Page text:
Davien Garcia is a TikTok influencer with nearly 645,000 followers. He works with many different brands including Nascar and Grammarly and is paid a flat fee for each sponsored post, regardless of how many likes or shares the post gets.
“My sponsored post usually do OK,” says Garcia “Its not my regular content so sometimes they will do awesome and sometimes not. Its a hit or miss.”
Rather than setting out to become an influencer, Garcia started a YouTube channel last year, where he was happy to have a small group of people “to entertain”.
“I would post weekly videos and average about 50-100 views,” he says. “When the pandemic started, I feel like it helped me to be more creative as we were in lockdown and couldn’t go anywhere. I started posting on TikTok and slowly saw my videos gaining lots of views, which motivated me to take it seriously. Thats why I am where I am today.”
Sarah Francati was also inspired to join TikTok in the 2020 lockdown and has already accumulated a whopping 2m followers. She regularly posts videos with her younger sister, Emily who she insists is “the star”.
“To be completely honest I have no idea how my audience grew so fast,” says Francati. “I just kept posting funny and silly videos and all I wanted was to make people laugh and smile. There is so much content out there that is negative and hurtful and all we wanted was to bring some positivity. However, our ‘audience’ is far from just that. They are family. They are our biggest support.
“As far as sponsored posts go; we dont want them to scream ‘ad’ in front of your face. We only work with brands that match our energy and views. So, anything we are promoting we proudly use as well.”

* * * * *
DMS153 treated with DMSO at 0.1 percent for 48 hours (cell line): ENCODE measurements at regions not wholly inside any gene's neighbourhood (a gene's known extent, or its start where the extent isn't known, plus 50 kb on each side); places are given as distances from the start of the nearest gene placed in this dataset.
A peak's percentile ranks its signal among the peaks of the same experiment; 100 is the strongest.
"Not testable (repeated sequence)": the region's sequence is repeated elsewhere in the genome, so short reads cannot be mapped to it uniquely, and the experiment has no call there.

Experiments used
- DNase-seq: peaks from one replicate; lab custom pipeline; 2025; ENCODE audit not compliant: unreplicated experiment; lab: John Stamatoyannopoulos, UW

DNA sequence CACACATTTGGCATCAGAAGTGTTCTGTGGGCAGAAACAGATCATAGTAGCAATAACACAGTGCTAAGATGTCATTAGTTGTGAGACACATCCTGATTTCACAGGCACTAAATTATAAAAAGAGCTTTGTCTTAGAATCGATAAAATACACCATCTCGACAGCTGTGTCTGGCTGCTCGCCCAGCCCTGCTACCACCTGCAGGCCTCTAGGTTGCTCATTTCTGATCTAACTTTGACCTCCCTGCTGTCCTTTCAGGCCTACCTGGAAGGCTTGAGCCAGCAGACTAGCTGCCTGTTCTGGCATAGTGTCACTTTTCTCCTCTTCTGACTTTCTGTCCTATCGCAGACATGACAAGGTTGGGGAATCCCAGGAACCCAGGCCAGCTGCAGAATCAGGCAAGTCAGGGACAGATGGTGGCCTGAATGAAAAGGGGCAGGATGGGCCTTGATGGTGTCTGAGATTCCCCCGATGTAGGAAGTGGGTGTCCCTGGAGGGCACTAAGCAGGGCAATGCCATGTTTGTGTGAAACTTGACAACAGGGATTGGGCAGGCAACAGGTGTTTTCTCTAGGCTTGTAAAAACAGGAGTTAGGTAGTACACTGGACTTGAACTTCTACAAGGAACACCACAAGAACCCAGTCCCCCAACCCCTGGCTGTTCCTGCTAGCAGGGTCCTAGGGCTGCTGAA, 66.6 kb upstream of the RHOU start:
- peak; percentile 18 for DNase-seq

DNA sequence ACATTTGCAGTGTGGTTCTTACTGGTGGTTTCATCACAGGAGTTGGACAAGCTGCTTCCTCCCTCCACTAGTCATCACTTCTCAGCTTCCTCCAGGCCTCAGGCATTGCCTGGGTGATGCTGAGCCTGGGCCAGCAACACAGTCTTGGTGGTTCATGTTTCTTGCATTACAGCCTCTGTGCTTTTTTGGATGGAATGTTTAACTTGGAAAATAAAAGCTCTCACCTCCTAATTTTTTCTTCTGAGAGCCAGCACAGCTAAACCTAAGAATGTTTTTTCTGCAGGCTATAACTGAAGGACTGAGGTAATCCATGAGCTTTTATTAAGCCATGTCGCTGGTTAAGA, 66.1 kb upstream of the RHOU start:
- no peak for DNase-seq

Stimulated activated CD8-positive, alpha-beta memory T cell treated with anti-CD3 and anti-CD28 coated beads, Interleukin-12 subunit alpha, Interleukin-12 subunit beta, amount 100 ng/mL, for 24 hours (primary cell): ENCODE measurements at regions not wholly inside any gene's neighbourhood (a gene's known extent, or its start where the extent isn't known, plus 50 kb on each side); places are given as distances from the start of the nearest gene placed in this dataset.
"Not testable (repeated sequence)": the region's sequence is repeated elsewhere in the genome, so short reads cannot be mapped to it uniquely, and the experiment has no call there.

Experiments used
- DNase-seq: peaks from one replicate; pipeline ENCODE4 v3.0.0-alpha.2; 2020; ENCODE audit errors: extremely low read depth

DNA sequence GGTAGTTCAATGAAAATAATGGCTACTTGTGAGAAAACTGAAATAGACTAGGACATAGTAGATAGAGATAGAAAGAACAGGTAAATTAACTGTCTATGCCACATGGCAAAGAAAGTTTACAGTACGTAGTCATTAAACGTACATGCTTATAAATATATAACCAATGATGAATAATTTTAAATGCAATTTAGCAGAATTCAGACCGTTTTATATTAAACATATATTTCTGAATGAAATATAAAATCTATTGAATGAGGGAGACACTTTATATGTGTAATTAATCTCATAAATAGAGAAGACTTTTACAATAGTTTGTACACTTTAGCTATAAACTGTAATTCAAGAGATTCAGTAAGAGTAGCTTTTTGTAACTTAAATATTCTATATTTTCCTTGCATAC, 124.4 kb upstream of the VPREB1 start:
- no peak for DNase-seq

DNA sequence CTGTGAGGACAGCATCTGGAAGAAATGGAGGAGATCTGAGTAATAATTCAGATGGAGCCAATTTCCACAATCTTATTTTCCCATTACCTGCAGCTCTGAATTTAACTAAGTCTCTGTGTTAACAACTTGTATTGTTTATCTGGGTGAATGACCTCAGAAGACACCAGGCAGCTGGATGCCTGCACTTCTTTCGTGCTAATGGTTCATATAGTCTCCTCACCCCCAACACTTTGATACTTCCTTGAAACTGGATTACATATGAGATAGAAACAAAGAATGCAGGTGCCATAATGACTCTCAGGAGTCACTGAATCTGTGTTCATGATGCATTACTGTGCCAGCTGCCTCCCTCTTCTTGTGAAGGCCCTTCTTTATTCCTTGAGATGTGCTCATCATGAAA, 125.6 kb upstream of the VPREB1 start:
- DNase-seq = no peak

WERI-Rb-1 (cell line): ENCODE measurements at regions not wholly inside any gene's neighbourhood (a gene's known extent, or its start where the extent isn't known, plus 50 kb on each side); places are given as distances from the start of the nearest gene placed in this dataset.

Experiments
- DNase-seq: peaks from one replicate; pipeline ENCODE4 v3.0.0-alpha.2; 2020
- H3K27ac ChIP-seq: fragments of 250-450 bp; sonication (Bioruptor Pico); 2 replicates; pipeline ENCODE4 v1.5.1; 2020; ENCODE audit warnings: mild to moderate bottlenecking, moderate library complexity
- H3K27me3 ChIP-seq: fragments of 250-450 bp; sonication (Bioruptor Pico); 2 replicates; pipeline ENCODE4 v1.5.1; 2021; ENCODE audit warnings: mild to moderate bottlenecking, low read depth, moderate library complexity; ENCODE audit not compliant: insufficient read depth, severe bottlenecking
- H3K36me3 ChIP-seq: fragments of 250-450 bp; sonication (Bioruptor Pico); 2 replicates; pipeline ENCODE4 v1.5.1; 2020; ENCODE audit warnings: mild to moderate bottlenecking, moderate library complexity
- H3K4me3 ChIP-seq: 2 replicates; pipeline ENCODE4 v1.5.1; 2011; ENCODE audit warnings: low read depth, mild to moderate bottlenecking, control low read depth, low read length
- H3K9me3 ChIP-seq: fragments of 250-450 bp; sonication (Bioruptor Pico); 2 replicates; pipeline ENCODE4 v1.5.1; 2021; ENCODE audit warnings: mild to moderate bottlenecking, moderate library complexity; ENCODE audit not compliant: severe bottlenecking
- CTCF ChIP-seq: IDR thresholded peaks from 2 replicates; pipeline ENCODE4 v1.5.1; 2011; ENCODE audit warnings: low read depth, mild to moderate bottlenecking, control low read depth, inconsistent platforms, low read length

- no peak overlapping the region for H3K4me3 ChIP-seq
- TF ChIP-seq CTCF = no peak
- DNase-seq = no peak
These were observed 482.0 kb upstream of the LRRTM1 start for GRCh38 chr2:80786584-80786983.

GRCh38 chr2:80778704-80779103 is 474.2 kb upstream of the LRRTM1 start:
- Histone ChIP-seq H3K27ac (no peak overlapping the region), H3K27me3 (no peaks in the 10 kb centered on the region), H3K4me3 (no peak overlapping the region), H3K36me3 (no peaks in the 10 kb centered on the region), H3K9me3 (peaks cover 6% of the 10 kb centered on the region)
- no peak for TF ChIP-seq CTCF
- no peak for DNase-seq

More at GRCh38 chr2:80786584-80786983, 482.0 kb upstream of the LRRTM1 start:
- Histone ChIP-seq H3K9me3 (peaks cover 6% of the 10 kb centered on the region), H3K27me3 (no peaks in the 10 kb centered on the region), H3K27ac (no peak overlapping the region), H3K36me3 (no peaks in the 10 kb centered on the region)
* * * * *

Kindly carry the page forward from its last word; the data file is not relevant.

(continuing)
Her tips for aspiring influencers are to find a niche or something you are passionate about and then consistently post about it every day.
“This is such a beautiful and amazing opportunity to make friends with people around the world” says Francati. “I can’t stress enough how important our TikTok family is. It has been the biggest blessing in our lives.”
Since eSports became a professional discipline in 1997, gaming influencers have sharply risen in popularity, amassing millions of views on their YouTube channels. Some of these have become real marketing assets for video game developers and distributors, as they increasingly turn to influencer’s services.
James Day is Director of Community at Dovetail Games, a platform that creates ‘digital hobbies’ enjoyed by hundreds of thousands of people across the world.
“I’m a big fan of using subject-matter specialists, who have small, but highly-engaged audiences. Our games appeal to knowledgeable hobbyists and enthusiasts, so choosing a variety of content creators isn’t perhaps a wise investment. Using more focused creators requires a bit more upkeep and management, but it’s worth it to provide our current (and potential!) players content which will appeal to them as experts,” says Day.